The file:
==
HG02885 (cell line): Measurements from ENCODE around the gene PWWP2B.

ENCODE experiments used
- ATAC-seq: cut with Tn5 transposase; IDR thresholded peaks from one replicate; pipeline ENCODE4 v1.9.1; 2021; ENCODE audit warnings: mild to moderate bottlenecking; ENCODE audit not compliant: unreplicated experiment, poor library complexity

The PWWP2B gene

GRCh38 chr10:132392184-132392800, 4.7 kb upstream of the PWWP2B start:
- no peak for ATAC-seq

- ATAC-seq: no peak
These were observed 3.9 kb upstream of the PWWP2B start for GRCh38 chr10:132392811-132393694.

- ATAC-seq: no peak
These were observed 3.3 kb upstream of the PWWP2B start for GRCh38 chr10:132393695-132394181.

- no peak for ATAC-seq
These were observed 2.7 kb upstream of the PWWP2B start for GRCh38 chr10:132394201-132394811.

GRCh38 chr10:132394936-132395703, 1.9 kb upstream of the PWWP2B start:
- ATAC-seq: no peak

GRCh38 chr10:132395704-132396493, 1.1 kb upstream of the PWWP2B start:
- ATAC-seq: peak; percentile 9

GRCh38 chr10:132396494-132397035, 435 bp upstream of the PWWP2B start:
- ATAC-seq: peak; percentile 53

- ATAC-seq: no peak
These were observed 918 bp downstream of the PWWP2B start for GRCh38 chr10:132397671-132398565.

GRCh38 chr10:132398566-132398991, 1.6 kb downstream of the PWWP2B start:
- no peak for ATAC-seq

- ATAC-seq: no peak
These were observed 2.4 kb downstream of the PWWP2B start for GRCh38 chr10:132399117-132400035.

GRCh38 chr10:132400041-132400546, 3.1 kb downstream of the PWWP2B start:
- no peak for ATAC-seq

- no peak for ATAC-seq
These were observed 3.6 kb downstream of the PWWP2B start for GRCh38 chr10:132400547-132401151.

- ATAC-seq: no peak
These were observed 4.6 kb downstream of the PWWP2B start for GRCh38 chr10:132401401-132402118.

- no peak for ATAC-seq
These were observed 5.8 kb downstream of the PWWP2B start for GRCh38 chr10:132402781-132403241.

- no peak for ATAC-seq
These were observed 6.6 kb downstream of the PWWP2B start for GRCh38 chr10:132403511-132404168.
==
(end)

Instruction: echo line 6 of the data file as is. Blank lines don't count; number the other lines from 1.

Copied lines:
- no peak for ATAC-seq